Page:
Last September, just before Apple (NASDAQ:AAPL) launched its iPhone 6 and 6 Plus, CEO Tim Cook told The Wall Street Journal that the new pair of larger iPhones would mark "the mother of all upgrades." He also predicted that the phones would convince many Google (NASDAQ:GOOG) (NASDAQ:GOOGL) Android users to switch to the iPhone.
Cook was right. In the company's fiscal first quarter, iPhone unit sales soared 46% from the year-ago period. During the quarterly earnings call, the CEO said the new iPhone duo sparked the company's highest Android switch rate in the last three years.
Now, Apple might be preparing to make switching from Android to iOS more attractive than ever, spurring even more defectors from the Google operating system.
Bring us your Android device
In "the coming weeks," Apple will expand its recycling and trade-in program for smartphones beyond iPhones to include Android and BlackBerry devices, according to a new report from 9to5Mac's Mark Gurman. Gurman, who is well-connected with Apple sources and has an excellent track record for reporting rumors that prove true, said the new program is aimed at boosting iPhone sales.
This is Apple's second big move to woo Android users. The first came alongside Apple's latest iPhone launch, as the company posted a detailed guide on its website for moving content from an Android phone to the iPhone.
Users who participate in the existing iPhone trade-in program receive up to $175 applied to an Apple gift card, which can be used to purchase a new iPhone. Gurman said the trade-in program for non-Apple smartphones will work in a similar fashion.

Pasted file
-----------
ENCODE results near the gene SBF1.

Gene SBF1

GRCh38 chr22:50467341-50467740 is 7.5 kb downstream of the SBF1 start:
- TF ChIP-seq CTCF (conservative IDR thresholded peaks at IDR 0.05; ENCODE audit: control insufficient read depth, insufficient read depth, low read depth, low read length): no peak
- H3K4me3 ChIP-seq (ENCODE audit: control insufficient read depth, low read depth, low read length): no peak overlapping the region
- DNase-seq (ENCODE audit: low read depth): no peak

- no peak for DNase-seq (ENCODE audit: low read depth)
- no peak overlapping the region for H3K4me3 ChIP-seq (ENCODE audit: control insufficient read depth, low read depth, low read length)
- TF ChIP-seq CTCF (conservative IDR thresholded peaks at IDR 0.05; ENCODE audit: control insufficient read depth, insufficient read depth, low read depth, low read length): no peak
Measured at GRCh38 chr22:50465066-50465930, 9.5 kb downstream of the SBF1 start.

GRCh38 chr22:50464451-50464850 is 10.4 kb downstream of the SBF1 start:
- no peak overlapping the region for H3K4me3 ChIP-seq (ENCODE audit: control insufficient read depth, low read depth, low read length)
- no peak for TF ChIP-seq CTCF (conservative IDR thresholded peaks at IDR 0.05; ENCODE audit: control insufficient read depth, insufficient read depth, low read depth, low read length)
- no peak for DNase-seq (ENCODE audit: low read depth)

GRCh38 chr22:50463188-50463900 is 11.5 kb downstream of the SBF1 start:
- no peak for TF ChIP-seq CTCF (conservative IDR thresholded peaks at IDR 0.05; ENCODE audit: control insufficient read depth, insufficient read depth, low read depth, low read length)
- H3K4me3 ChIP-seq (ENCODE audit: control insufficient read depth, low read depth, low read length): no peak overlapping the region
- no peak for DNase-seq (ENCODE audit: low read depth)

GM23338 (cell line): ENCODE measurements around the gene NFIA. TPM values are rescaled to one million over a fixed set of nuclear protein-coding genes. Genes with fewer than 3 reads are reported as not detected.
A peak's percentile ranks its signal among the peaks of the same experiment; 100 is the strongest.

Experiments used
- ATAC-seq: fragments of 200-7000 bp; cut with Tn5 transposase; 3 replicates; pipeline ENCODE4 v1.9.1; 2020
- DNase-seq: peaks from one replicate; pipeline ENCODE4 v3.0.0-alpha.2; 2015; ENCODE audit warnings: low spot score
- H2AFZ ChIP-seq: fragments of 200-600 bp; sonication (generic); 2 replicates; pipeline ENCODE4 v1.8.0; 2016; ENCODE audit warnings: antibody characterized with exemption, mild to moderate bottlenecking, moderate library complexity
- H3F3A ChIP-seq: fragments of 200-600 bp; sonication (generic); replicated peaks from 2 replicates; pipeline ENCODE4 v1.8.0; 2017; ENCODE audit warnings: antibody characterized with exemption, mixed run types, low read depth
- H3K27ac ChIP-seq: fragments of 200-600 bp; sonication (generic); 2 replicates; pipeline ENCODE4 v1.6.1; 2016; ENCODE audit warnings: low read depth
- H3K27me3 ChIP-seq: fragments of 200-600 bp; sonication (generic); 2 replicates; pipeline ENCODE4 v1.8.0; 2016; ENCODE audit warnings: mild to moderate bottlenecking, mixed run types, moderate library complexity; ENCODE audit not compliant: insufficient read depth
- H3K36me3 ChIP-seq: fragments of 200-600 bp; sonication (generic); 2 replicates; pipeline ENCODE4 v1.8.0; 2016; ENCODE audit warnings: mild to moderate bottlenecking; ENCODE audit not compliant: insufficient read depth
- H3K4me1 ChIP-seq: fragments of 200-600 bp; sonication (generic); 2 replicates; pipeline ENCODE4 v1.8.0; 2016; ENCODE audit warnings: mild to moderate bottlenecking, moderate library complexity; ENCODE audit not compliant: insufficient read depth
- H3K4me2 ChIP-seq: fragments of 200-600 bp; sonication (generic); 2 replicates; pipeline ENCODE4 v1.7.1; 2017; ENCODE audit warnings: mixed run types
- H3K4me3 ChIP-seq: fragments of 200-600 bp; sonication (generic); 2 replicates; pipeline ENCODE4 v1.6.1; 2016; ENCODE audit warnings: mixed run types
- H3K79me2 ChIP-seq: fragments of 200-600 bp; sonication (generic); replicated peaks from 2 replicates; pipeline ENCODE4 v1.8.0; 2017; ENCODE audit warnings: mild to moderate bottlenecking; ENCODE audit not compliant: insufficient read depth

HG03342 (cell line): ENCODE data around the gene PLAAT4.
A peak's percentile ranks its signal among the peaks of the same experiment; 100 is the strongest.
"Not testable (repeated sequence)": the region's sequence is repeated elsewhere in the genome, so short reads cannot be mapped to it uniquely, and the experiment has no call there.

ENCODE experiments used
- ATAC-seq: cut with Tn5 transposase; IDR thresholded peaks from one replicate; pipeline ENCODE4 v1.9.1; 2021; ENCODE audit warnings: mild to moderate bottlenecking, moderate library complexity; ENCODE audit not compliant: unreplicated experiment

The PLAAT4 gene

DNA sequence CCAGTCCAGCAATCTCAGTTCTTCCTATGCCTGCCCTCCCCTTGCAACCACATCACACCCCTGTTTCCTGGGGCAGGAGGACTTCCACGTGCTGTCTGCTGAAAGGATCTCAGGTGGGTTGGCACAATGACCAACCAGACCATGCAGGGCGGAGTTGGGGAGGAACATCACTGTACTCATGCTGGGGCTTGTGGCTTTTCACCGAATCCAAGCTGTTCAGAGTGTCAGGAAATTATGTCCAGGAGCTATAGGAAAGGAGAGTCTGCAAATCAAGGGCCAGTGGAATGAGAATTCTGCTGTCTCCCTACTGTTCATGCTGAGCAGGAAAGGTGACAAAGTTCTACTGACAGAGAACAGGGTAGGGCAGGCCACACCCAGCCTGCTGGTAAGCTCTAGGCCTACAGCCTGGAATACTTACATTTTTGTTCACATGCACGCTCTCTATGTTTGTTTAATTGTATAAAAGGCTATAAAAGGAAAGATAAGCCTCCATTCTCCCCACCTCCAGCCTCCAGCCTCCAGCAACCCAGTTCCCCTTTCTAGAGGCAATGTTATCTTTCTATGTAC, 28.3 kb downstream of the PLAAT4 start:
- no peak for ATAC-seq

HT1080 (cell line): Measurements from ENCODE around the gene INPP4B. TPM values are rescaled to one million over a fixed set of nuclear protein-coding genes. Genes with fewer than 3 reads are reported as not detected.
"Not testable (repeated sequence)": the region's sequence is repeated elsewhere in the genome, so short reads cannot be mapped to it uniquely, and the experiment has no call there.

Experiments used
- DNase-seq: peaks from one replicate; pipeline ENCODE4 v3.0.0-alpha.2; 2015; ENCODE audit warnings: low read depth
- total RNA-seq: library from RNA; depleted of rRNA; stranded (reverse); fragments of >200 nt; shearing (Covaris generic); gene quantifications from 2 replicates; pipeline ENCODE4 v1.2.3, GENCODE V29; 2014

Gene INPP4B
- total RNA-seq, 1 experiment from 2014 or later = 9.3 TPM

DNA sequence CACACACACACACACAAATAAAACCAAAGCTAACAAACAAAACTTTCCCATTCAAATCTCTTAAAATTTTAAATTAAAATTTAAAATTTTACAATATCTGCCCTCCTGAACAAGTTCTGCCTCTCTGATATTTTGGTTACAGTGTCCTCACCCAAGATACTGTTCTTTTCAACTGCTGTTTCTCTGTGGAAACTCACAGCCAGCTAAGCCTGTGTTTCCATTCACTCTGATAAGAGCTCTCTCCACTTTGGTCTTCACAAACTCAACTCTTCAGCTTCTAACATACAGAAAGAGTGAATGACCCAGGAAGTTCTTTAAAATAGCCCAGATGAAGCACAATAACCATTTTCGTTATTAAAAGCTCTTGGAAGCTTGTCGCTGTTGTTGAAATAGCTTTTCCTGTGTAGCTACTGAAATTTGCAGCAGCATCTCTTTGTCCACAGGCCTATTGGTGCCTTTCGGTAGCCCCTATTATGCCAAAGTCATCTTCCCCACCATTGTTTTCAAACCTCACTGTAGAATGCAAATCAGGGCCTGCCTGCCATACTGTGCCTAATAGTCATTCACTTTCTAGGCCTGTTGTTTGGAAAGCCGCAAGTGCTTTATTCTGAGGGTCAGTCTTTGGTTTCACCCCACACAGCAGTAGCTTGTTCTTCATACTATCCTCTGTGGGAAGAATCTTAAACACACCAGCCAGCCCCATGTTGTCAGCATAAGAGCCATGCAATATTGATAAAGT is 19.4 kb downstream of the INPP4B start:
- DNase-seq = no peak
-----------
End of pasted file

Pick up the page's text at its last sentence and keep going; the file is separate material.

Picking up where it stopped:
With Apple lagging in the popular segment of smartphones with displays larger than 4 inches, its launch of the 4.7-inch iPhone 6 and 5.5-inch iPhone 6 Plus was widely expected to drive Android customers toward the iPhone. Expanding its smartphone trade-in program to Android devices would make it even more compelling for users to switch to the iOS ecosystem.
Will stingy prices limit the program?
While Apple hasn't yet announced how much the company is willing to pay customers who trade in Android devices for iPhones, chances are the company won't be very generous in Android phone valuation. Even when it comes to the value Apple offers for iPhones, the company comes in well below other aftermarket smartphone buyers. For instance, device buyer Gazelle will payup to $225 for the same 64 GB unlocked iPhone 5s in excellent condition for which Apple will only pay $175.
Apple's trade-in program, therefore, is mostly limited to individuals who trade in their phone impulsively or simply want a quick and easy on-the-spot transaction.
But in spite of what are likely to be very low trade-in values for Android devices, the sheer number of Android users alone means an expanded Apple trade-in program for non-Apple smartphones could provide meaningful value to the tech giant. Globally, Android devices accounted for a whopping 77% of smartphones shipped in the fourth quarter, according to IDC; iOS' share was just 20%.